the Japanese Government and the Asia Foundation. This second
center is operated by the LWU and assists both trafficking
victims as well as victims of domestic violence. At the end

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of 2003, with Australian government funding, the Lao
Immigration Department opened a TIP office under the auspices
of both the MLSW and the MOJ. The GoL plans to move the TIP
office from the Immigration Department to the General Police
Department within the Ministry of Public Security in March

District and provincial police and prosecutors are
responsible for enforcing existing criminal laws that can be
used against traffickers. There is no special penal code
provision against trafficking, but there are statutes on
procuring, kidnapping, selling persons, and misleading minors
into criminal activities. In 2005 the National Assembly
amended the criminal law to address transnational child
trafficking. The amended penal code provides for penalties
of 20 years imprisonment and fines of 100 million kip
($10,000 USD) for those convicted of transnational child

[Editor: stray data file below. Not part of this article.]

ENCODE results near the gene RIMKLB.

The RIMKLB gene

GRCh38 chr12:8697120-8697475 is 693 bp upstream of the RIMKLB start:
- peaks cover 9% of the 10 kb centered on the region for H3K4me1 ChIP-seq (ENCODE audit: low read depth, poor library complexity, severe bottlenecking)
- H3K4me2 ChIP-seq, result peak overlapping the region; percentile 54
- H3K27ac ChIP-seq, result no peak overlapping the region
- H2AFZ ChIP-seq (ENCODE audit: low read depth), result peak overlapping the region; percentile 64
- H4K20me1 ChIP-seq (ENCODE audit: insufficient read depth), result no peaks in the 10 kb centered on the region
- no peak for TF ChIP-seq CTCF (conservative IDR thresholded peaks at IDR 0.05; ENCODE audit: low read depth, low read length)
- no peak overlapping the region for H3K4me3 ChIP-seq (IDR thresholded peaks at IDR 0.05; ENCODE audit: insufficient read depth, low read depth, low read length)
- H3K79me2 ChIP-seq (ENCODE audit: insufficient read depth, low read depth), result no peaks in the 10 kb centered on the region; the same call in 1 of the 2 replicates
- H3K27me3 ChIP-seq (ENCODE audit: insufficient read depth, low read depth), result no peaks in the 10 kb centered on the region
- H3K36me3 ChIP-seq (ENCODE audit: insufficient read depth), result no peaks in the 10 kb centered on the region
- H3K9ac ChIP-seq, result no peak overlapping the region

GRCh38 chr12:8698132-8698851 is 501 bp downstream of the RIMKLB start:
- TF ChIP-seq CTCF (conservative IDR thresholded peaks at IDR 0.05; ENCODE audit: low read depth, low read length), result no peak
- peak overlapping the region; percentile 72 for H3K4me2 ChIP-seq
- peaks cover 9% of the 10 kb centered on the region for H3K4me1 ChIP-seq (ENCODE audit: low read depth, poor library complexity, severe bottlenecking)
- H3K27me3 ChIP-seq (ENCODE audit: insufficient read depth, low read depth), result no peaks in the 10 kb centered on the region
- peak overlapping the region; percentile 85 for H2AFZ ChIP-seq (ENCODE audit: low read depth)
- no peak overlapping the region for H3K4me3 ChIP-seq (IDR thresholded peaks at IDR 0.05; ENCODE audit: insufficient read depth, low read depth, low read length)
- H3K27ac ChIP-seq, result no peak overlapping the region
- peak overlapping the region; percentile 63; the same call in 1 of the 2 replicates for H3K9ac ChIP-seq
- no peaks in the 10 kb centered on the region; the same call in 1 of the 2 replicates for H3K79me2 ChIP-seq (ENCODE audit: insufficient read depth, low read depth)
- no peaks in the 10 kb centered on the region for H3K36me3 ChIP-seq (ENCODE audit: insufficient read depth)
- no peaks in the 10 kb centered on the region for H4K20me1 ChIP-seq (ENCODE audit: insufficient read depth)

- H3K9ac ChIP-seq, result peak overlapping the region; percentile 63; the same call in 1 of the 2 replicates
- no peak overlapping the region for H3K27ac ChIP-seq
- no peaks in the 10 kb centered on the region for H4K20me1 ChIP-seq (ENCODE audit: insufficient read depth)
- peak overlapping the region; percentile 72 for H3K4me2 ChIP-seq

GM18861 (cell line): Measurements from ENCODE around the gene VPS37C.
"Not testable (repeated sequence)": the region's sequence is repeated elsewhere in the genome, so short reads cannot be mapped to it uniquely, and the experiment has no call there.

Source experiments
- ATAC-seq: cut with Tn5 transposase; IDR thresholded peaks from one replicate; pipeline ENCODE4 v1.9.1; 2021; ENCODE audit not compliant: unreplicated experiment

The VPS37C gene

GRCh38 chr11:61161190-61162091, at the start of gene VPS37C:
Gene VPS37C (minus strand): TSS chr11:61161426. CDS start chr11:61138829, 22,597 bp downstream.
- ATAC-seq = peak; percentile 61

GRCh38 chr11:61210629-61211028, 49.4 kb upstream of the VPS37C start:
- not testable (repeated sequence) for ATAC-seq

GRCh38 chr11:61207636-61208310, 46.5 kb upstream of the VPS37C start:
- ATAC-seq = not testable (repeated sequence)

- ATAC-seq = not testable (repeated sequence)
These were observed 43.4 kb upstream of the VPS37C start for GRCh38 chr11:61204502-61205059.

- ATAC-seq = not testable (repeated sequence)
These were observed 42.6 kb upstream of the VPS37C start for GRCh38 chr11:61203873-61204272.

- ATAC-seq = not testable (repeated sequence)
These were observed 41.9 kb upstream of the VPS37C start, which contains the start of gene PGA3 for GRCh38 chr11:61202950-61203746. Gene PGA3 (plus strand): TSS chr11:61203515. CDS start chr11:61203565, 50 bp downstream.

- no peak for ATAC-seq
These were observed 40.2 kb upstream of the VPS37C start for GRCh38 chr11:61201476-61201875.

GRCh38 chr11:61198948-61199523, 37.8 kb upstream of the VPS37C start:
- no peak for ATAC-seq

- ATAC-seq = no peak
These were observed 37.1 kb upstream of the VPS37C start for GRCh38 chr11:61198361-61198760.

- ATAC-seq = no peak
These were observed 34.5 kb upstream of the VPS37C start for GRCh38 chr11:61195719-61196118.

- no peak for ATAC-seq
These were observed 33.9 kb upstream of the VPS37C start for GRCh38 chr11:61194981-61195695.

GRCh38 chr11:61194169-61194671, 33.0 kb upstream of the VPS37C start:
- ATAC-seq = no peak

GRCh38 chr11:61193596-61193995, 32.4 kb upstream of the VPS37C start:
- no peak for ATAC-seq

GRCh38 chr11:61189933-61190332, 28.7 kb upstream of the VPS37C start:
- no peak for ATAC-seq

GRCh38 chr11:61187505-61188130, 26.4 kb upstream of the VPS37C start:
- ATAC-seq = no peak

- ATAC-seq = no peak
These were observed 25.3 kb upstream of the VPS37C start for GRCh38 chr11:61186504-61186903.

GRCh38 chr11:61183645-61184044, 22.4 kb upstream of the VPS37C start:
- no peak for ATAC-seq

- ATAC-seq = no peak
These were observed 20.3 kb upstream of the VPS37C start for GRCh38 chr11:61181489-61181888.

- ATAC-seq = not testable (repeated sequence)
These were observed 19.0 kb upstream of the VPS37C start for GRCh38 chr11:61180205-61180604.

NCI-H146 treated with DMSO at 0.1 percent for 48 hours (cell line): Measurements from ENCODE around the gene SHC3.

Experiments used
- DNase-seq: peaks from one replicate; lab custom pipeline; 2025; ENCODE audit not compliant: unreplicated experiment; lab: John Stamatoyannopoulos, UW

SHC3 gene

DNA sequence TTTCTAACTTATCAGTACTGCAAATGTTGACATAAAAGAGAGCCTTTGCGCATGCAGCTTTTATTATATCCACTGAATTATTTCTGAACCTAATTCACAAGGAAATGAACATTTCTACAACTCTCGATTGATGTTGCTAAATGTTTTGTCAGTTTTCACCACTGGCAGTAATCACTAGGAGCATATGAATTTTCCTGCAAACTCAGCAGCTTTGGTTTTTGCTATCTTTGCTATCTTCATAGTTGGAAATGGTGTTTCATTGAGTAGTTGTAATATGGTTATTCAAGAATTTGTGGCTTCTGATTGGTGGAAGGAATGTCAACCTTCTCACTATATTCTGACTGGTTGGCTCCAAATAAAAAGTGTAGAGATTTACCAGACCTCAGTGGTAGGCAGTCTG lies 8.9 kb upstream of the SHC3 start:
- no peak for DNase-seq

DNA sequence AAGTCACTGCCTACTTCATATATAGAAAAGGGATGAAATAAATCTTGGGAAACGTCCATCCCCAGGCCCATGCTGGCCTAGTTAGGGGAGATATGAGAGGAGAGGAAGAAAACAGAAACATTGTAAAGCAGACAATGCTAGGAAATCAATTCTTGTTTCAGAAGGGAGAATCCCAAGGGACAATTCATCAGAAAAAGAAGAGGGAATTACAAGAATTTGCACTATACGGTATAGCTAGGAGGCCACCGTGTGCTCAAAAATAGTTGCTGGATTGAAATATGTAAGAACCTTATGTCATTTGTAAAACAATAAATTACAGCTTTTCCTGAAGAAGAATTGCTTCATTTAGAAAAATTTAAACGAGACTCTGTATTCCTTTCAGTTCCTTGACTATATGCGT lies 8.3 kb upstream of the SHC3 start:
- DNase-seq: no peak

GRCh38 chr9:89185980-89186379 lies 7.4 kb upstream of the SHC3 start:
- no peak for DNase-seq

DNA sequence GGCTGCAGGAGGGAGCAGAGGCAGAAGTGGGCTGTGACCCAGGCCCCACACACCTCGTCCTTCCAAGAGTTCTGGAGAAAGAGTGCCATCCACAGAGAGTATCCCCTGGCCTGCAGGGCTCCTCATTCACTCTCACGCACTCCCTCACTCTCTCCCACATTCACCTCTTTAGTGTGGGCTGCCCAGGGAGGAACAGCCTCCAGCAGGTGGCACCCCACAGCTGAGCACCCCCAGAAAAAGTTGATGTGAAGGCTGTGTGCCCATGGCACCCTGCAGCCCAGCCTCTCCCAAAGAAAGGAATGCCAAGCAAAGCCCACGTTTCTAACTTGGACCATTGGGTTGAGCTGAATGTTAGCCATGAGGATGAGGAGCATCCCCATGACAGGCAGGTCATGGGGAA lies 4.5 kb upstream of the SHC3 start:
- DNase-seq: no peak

trafficking. In addition, the new Law on Women contains
special provisions recognizing the rights of trafficking
victims to legal protections.

Anecdotal evidence strongly suggests that local officials,
especially police, are often aware of smuggling activities
and that some profit from them in the form of kickbacks.
There is also evidence that border officials permit smuggling
of all kinds, and presumably this includes humans. That
said, the Lao-Thai border is extremely porous, and Lao going
to Thailand can easily avoid official scrutiny.

Lack of resources is the biggest impediment to the
government's ability to address trafficking problems. The
GoL is largely dependent on the donor community to fund
anti-trafficking activities, just as it depends on the donors
to fund activities in almost every sector.
Corruption is another serious problem: it is endemic in Laos,
particularly in law enforcement where salaries are miniscule.
Poor human resources poses yet another problem. Few Lao
officials have the knowledge base or skills to carry out
their jobs at international standards.

Many donors believe that resources for anti-trafficking
should be focused on education and reintegration rather than
on law enforcement. Laos is only beginning to develop rule
of law; the justice system is inefficient; and poor
conditions in the penal system have raised serious human